This book is based on symposium addresses given at the 5th International Symposium on the Microbiology of the Phyllosphere, held in Madison, Wisconsin, from 31 July to 3 August 1990. The conference brought together about 100 scientists with diverse interests pertinent to the study of leaves and microbes, including bacteriology, mycology, medical microbiology, ecology, plant pathology, physiology, anatomy, molecular biology, statis tics, aerobiology, and meteorology. What has been learned since the first conference of the series was convened in 1979 at Newcastle-upon-Tyne, England, by T. F. Preece and C. H. Dickinson? Introductory remarks by N. J. Fokkema (Chapter 1) provide the pers pective of a plant pathologist about how the discipline has evolved and where we stand now more than 30 years after the pioneering Dutch scien tist J. Ruinen described the phyllosphere as an "ecologically neglected mili· eu. " The first major section of the book, Part 2, 'The Habitat," is comprised of five chapters and considers leaf-microbe relationships in an aerial and an aquatic setting. B. E. Juniper (Chapter 2) sets the stage by reviewing the physical and chemical features of leaves that may influence microbial growth. Aerial movement of microbes to and from leaves is considered by D. E. Pedgley (Chapter 3). The aquatic analog to air as a medium is assessed by R. Goulder and J. H. Baker (Chapter 4). Leaf surface features that influ ence fungal infection are discussed by E. A. Allen, H. C. Hoch, J. R.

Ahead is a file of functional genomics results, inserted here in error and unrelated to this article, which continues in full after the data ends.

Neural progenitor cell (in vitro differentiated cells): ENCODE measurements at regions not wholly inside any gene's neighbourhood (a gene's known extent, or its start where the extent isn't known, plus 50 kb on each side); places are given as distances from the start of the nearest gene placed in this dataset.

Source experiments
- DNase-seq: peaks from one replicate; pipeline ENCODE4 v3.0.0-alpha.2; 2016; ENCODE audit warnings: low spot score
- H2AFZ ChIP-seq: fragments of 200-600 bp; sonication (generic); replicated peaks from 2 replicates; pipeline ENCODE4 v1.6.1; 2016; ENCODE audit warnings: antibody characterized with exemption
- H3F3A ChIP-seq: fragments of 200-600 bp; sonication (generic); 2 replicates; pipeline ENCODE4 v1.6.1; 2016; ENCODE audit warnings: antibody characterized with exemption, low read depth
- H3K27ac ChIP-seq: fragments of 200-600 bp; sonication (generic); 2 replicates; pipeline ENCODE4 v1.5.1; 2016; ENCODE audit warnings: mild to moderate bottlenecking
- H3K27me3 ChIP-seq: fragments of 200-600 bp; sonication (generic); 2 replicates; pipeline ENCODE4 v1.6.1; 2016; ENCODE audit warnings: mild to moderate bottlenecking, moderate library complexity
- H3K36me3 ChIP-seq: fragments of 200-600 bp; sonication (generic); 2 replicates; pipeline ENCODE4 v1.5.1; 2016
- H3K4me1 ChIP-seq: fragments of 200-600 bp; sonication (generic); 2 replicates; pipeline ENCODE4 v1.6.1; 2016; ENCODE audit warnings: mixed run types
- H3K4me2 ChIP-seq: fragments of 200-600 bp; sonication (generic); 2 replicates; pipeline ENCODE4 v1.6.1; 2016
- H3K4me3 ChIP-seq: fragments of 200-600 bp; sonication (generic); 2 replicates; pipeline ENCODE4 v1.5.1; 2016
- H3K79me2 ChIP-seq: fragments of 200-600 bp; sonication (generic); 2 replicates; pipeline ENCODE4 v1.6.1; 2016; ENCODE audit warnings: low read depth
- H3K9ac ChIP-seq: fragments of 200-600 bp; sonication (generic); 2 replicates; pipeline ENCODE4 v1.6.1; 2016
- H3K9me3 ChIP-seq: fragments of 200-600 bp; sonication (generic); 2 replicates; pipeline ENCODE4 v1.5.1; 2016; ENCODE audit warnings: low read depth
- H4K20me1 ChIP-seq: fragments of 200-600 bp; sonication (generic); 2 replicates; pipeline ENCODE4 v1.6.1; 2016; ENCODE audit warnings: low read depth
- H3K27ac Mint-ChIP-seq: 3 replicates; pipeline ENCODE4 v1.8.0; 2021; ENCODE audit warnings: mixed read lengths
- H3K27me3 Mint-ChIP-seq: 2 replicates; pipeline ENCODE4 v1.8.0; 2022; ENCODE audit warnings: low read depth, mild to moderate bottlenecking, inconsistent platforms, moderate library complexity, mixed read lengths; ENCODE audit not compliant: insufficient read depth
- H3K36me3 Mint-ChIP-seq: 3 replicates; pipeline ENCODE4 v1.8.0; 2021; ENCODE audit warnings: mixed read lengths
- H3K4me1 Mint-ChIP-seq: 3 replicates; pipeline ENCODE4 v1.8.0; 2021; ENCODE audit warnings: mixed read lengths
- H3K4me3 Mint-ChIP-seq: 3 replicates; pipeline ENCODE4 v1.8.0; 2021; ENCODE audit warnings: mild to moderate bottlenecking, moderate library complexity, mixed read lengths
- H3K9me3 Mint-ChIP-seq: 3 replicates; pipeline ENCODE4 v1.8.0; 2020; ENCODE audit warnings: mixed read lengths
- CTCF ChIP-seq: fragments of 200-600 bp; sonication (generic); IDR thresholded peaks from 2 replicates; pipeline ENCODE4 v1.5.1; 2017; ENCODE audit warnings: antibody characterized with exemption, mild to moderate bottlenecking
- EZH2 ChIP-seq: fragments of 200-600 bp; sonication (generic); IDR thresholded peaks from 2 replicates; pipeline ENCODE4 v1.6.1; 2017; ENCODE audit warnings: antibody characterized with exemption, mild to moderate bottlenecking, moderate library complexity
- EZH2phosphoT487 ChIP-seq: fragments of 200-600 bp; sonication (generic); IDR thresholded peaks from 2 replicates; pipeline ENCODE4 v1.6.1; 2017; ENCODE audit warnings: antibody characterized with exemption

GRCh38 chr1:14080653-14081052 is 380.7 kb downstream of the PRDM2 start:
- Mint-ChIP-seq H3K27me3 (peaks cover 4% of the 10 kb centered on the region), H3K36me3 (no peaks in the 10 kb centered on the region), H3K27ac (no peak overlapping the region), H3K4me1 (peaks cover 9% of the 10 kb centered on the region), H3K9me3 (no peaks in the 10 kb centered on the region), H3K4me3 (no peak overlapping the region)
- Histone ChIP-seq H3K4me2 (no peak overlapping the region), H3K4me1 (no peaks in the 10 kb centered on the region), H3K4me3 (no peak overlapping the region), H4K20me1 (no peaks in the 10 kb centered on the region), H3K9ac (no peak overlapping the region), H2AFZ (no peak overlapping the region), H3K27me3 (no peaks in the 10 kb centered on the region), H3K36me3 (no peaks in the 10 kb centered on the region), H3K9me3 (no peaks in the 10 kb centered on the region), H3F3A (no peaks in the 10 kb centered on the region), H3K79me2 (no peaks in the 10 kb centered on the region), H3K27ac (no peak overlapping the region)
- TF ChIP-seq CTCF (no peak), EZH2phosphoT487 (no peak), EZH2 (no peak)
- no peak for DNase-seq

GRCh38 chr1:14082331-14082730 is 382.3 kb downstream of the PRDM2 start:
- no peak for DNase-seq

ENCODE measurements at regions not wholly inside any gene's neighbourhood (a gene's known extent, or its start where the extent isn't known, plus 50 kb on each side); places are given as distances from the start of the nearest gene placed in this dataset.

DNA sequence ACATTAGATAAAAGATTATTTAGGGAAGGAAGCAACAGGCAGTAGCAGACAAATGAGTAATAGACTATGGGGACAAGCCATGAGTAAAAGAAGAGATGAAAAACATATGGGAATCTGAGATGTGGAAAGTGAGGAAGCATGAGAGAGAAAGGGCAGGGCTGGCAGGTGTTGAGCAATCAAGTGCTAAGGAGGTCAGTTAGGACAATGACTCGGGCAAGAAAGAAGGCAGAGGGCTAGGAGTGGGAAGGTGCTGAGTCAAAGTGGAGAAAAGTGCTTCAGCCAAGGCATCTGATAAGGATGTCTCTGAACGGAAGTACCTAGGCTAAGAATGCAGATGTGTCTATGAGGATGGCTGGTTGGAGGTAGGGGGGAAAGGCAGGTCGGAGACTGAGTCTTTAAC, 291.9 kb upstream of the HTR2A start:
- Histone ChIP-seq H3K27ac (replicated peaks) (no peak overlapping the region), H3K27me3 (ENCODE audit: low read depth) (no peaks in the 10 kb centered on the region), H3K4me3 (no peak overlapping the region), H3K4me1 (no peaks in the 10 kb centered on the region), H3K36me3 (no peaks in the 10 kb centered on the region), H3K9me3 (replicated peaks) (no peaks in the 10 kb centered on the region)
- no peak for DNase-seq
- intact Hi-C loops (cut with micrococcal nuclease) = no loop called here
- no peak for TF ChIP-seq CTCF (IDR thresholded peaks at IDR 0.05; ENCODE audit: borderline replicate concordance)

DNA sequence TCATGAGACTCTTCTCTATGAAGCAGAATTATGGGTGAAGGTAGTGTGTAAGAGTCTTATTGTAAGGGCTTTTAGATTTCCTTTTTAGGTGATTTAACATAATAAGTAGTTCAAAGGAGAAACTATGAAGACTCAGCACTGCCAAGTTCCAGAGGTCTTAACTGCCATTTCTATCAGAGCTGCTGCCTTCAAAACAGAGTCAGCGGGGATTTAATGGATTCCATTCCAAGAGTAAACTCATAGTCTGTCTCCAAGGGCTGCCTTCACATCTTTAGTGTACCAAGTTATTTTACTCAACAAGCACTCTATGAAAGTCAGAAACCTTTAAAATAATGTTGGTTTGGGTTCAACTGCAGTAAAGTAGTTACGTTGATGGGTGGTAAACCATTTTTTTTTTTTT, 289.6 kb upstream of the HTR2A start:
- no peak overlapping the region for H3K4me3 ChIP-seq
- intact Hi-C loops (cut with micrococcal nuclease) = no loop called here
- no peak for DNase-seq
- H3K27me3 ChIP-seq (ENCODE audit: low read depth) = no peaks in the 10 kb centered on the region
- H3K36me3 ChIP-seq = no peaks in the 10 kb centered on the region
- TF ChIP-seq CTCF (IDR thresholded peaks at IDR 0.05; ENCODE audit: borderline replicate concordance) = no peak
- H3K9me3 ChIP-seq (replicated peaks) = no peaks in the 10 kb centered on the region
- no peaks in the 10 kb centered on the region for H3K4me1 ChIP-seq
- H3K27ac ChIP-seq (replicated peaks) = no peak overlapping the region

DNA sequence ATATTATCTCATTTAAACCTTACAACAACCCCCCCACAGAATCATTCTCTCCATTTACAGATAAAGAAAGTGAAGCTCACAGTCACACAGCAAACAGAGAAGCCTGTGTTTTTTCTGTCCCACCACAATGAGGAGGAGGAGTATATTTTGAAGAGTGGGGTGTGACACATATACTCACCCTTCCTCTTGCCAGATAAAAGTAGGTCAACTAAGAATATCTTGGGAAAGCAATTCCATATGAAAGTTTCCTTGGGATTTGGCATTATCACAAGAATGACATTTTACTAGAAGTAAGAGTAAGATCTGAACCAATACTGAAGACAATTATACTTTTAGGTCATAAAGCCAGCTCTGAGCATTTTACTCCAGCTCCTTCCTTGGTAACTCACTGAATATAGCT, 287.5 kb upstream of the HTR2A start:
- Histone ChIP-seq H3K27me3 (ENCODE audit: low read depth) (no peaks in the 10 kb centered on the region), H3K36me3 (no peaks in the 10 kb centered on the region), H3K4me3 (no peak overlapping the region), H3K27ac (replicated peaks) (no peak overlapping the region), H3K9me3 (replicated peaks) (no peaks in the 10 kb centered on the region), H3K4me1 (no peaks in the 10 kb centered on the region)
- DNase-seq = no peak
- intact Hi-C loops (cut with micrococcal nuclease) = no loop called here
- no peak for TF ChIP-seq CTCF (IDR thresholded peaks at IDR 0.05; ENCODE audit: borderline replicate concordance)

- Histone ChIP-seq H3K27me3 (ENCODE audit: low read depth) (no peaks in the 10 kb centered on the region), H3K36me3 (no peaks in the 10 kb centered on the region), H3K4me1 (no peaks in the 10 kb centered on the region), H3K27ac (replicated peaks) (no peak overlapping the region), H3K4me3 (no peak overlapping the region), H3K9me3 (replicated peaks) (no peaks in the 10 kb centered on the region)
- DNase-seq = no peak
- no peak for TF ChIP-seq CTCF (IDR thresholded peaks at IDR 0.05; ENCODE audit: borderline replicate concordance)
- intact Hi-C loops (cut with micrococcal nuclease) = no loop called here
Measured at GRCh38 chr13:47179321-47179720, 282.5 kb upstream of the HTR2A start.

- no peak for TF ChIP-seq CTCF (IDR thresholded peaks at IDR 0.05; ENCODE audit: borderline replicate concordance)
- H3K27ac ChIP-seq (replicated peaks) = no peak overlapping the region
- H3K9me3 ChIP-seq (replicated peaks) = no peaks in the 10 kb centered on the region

Springer Book Archives